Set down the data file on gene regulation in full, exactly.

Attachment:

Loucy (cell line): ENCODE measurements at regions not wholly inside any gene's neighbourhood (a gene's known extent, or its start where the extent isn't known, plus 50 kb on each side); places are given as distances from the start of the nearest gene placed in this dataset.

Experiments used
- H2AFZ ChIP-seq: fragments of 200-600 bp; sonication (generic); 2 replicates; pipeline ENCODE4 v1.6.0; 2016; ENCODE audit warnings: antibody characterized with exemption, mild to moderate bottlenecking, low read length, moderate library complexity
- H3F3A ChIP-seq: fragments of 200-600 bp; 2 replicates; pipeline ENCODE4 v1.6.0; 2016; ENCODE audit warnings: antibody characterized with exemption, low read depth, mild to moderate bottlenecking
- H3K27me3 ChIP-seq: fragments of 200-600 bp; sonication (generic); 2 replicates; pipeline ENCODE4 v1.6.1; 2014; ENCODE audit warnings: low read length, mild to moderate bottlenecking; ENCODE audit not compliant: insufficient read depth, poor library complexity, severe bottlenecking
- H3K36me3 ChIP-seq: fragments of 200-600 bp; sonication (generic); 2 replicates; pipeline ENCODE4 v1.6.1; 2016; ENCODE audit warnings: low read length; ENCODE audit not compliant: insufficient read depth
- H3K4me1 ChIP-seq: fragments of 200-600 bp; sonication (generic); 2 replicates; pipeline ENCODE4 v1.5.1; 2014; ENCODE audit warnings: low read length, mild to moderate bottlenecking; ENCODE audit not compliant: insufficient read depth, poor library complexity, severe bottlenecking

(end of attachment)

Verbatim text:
Loucy (cell line): ENCODE measurements at regions not wholly inside any gene's neighbourhood (a gene's known extent, or its start where the extent isn't known, plus 50 kb on each side); places are given as distances from the start of the nearest gene placed in this dataset.

Experiments used
- H2AFZ ChIP-seq: fragments of 200-600 bp; sonication (generic); 2 replicates; pipeline ENCODE4 v1.6.0; 2016; ENCODE audit warnings: antibody characterized with exemption, mild to moderate bottlenecking, low read length, moderate library complexity
- H3F3A ChIP-seq: fragments of 200-600 bp; 2 replicates; pipeline ENCODE4 v1.6.0; 2016; ENCODE audit warnings: antibody characterized with exemption, low read depth, mild to moderate bottlenecking
- H3K27me3 ChIP-seq: fragments of 200-600 bp; sonication (generic); 2 replicates; pipeline ENCODE4 v1.6.1; 2014; ENCODE audit warnings: low read length, mild to moderate bottlenecking; ENCODE audit not compliant: insufficient read depth, poor library complexity, severe bottlenecking
- H3K36me3 ChIP-seq: fragments of 200-600 bp; sonication (generic); 2 replicates; pipeline ENCODE4 v1.6.1; 2016; ENCODE audit warnings: low read length; ENCODE audit not compliant: insufficient read depth
- H3K4me1 ChIP-seq: fragments of 200-600 bp; sonication (generic); 2 replicates; pipeline ENCODE4 v1.5.1; 2014; ENCODE audit warnings: low read length, mild to moderate bottlenecking; ENCODE audit not compliant: insufficient read depth, poor library complexity, severe bottlenecking